Editor’s Note: This is a guest post from Ali Hale of Constructively Productive.
Multitasking. All the rage a couple of years ago; but now it gets a bad rap. (I’ve written my share of posts against it, too.) I’m starting to think there’s a middle ground.
Sure, we can all agree that it’s more effective and ultimately more efficient to do one thing at a time, rather than to fracture our attention between several different tasks. Sure, it’d be nice if we could always sit down and complete Task A before moving smoothly to Task B.
Ever noticed that life sometimes isn’t very convenient?
Yeah, me too.
Like it or not, many of us need to multitask – and, in some cases, this is actually beneficial. So how do you sort the good multitasking from the bad? How do you make sure you’re getting the focused time which you need to get your great work done … whilst keeping the rest of life ticking along too?
Protect Your Core Work
I wanted to say this up front, because I think it’s crucial to effective multitasking. Protect your core work. Carve out serious, concentrated time for your high-energy, meaningful tasks. For me, those are writing-related. If I’m writing a blog post and checking email every five minutes, the post suffers. If I’m writing a chapter of my novel in between sorting out laundry, I can’t get into flow.
Figure out your peak hours, and do whatever you can to protect those and to use them for single-mindedly focusing on one key thing.
Combining Mental and Physical
Multitasking is alive and well! Everybody thinks it is counterproductive, but if you do it correctly, it is a super-productivity tool. The trick is to combine a “head” activity with a “body” activity. In other words, a mental with a physical. The problem is that we tend to try to do two mental tasks at the same time, which is counterproductive.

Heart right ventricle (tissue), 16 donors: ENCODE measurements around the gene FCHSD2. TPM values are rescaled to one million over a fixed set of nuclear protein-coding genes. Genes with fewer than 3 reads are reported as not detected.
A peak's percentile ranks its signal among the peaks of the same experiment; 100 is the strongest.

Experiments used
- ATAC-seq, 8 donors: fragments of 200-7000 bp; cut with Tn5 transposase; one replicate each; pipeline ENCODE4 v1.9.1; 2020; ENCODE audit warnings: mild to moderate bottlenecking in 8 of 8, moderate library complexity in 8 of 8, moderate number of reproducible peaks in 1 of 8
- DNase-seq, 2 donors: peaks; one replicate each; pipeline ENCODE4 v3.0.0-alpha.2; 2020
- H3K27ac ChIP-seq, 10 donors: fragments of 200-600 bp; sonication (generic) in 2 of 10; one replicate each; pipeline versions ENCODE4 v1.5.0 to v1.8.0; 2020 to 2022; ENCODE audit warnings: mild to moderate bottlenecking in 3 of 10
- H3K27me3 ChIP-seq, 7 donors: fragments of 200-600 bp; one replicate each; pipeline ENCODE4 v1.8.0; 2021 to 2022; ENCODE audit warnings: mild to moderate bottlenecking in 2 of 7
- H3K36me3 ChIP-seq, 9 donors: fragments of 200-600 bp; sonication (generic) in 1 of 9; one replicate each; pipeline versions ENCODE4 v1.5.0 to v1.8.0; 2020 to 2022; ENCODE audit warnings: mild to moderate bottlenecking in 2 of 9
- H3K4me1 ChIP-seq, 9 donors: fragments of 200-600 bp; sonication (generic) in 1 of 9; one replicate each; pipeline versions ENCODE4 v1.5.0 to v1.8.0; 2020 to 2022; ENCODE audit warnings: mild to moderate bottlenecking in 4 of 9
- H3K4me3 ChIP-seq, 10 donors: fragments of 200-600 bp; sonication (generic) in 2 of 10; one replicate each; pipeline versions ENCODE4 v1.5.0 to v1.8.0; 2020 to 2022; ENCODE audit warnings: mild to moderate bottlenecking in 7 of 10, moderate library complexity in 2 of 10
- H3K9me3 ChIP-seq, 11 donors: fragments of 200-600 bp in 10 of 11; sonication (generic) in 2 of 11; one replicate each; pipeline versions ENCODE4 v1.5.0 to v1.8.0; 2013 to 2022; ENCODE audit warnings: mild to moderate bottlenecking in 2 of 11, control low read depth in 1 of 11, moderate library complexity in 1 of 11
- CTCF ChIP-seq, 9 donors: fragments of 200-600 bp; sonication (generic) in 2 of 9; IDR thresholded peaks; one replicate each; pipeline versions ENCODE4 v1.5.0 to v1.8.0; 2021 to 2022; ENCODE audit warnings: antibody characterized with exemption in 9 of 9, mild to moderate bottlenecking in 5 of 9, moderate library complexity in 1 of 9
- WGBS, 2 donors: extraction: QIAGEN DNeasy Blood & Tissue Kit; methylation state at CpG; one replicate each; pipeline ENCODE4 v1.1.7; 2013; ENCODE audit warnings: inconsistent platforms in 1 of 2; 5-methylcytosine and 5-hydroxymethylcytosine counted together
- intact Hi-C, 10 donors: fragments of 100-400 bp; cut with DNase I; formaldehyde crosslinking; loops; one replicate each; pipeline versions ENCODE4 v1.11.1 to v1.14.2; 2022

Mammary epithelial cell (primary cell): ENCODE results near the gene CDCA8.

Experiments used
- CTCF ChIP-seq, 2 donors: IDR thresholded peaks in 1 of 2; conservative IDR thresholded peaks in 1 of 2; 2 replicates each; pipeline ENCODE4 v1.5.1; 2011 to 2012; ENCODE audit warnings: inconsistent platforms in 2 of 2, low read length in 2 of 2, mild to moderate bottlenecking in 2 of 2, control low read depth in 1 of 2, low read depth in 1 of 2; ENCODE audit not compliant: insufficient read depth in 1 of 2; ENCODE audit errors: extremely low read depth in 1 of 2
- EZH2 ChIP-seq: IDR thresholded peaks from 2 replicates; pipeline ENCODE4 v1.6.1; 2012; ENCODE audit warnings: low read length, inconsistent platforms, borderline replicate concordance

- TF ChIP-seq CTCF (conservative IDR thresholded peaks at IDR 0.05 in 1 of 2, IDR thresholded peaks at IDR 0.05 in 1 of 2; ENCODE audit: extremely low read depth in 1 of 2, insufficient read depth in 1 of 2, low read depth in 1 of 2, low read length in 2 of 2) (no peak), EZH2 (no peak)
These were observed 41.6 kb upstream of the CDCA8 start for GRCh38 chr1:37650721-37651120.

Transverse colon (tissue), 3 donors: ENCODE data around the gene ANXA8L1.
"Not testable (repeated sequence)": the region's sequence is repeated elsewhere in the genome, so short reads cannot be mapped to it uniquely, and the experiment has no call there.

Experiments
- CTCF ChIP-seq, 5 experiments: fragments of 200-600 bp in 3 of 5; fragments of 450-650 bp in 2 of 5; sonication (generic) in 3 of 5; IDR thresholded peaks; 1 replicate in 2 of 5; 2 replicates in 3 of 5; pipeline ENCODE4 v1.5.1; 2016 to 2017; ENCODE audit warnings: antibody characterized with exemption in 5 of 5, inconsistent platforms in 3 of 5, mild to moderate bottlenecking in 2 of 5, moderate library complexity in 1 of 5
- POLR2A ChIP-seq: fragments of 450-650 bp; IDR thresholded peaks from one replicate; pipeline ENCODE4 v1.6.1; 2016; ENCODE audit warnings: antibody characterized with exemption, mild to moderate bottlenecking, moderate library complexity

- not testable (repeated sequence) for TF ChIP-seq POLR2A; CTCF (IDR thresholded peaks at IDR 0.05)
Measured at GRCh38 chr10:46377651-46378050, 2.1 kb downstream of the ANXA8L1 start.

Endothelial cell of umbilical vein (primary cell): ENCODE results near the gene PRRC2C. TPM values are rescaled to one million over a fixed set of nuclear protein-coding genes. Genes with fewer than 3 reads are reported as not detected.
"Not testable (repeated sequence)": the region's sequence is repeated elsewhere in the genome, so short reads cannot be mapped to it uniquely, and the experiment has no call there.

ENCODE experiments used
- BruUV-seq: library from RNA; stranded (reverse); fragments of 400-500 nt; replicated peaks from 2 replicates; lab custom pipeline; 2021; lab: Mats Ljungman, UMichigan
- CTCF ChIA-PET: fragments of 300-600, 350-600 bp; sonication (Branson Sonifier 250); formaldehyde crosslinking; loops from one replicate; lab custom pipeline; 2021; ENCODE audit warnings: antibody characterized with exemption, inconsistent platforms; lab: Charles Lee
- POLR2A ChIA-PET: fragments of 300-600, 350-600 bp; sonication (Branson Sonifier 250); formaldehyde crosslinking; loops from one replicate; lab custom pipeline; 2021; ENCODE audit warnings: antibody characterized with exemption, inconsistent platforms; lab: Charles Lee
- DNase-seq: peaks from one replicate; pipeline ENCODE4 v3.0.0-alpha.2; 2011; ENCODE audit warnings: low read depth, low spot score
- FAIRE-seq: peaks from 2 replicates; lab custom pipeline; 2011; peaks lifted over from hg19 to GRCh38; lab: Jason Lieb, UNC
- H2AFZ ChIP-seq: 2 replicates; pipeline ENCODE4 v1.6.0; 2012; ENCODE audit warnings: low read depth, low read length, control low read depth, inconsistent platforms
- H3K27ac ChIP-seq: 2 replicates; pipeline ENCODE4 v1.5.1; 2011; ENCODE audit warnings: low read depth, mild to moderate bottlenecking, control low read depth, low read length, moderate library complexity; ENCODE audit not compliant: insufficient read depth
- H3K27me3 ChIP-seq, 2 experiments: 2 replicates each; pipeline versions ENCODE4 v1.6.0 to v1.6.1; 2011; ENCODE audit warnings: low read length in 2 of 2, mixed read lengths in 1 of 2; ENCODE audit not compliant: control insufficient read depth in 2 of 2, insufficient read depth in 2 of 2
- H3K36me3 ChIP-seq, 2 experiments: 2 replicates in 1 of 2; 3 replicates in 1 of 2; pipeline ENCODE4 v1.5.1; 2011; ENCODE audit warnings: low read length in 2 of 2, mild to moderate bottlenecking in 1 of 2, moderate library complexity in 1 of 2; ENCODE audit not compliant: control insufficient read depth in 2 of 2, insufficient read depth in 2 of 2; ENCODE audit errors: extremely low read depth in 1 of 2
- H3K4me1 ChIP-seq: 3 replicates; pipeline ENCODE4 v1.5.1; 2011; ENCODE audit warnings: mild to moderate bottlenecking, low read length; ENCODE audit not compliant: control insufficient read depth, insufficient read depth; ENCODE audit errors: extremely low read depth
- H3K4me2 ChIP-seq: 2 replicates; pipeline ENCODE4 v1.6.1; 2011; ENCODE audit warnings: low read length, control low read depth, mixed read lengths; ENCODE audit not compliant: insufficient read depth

(Robert Pagliarini, quoted in #27 of 36 Secrets the Productivity Gurus Won’t Tell You (But Our Heretics Will) on Constructively Productive)
I love this tip, because it gets to the heart of when multitasking makes my life better. If I’m doing something purely physical, I often want to keep my brain occupied at the same time. I spent a couple of hours on Sunday folding wedding invites, tying bits of ribbon around them and adding teensy little adhesive flowers. To make this a little less crushingly dull, I listened to some business podcasts that I’d been meaning to get to for ages.
If you’ve got something mundane and physical to get through, find a low-energy mental activity to go with it.
Multitasking doesn’t have to mean doing two things at once. It can be one action which impacts on you in multiple ways.
So, let’s say you go for a twenty minute walk every day before sitting down to work. This means:
- You’re productively using time when you’re still revving up for the day
- You’re getting some exercise
- You’re mulling over the day ahead and planning what really needs to be done
You might play squash with a friend, and get exercise along with social time. You might read a book which is both entertaining and informative. Don’t compromise for the sake of squashing two purposes into one activity (if you can’t concentrate on your work out while listening to a podcast, then do them separately) – but if all else is equal, pick something which has multiple benefits for you.